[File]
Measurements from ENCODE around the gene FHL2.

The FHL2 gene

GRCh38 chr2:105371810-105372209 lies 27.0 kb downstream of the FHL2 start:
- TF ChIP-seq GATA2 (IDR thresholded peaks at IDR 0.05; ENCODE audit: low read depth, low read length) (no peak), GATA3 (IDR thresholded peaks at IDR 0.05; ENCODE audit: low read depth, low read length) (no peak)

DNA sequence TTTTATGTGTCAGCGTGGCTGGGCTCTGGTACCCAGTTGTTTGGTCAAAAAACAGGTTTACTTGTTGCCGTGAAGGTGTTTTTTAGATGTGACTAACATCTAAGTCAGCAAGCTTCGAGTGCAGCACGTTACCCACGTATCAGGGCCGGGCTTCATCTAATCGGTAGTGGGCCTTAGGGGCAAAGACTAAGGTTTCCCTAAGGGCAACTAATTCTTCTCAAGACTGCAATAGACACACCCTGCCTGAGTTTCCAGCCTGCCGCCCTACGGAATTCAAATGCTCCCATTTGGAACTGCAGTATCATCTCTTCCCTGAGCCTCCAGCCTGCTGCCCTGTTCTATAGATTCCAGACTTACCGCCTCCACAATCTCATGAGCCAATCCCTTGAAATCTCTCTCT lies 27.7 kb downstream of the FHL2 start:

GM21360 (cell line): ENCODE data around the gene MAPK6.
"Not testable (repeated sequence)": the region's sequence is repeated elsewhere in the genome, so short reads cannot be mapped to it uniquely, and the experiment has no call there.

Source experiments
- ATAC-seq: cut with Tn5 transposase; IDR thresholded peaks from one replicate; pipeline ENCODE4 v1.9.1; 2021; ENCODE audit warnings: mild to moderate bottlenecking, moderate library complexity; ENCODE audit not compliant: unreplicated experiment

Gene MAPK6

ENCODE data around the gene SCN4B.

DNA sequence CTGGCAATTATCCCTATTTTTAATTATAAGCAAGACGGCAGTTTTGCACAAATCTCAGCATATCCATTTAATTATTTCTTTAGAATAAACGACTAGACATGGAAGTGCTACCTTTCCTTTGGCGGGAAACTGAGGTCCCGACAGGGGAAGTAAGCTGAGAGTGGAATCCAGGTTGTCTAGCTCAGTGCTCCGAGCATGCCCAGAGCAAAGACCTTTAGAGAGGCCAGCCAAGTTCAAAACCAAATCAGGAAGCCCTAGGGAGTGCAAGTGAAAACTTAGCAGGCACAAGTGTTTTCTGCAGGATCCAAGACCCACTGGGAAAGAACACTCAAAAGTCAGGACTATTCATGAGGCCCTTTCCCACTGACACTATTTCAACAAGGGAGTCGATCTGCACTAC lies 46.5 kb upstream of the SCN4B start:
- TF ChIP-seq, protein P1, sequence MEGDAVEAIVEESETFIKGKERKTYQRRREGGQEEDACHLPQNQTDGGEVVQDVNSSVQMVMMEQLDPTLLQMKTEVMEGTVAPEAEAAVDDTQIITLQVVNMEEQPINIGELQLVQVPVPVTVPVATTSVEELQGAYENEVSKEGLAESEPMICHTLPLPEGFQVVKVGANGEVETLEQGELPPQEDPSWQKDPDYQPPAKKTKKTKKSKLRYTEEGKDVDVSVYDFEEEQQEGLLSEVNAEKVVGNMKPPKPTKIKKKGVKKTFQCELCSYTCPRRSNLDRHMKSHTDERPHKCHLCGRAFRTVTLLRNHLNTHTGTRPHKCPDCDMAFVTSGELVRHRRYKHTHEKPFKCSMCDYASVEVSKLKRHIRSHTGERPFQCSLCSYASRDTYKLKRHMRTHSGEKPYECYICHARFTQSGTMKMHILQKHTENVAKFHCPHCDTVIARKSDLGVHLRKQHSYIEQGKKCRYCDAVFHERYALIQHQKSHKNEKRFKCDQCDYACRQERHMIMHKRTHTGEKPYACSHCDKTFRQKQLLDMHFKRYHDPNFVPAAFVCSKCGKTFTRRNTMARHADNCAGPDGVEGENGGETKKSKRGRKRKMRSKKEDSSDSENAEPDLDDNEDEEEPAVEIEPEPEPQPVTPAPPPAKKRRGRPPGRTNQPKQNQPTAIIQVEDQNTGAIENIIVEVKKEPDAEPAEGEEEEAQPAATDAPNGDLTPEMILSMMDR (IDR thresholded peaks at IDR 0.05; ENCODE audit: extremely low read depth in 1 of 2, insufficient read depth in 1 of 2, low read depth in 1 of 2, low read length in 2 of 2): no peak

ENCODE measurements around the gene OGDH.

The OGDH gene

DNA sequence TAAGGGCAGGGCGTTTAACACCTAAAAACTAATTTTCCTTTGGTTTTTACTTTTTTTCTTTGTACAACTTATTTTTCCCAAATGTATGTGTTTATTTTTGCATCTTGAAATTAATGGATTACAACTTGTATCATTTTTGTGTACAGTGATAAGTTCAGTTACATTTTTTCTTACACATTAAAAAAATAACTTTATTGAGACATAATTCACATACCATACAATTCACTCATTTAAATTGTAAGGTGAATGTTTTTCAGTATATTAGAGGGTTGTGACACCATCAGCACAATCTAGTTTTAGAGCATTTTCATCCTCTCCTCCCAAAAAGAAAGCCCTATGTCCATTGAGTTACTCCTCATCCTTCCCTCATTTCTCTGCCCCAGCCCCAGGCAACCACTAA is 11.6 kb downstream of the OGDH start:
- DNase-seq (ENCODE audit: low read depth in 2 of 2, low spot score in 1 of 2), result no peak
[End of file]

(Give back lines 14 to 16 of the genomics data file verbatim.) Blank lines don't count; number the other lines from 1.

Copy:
ENCODE measurements around the gene OGDH.

The OGDH gene

DNA sequence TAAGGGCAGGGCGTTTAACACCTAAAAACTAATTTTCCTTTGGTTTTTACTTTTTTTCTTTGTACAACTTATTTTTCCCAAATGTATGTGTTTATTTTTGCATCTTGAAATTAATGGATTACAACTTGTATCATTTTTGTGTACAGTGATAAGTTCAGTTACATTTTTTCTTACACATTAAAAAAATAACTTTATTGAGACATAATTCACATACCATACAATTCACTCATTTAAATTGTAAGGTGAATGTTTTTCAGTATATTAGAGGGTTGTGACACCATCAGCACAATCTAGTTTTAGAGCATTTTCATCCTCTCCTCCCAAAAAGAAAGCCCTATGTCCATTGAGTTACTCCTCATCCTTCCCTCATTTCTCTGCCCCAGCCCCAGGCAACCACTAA is 11.6 kb downstream of the OGDH start: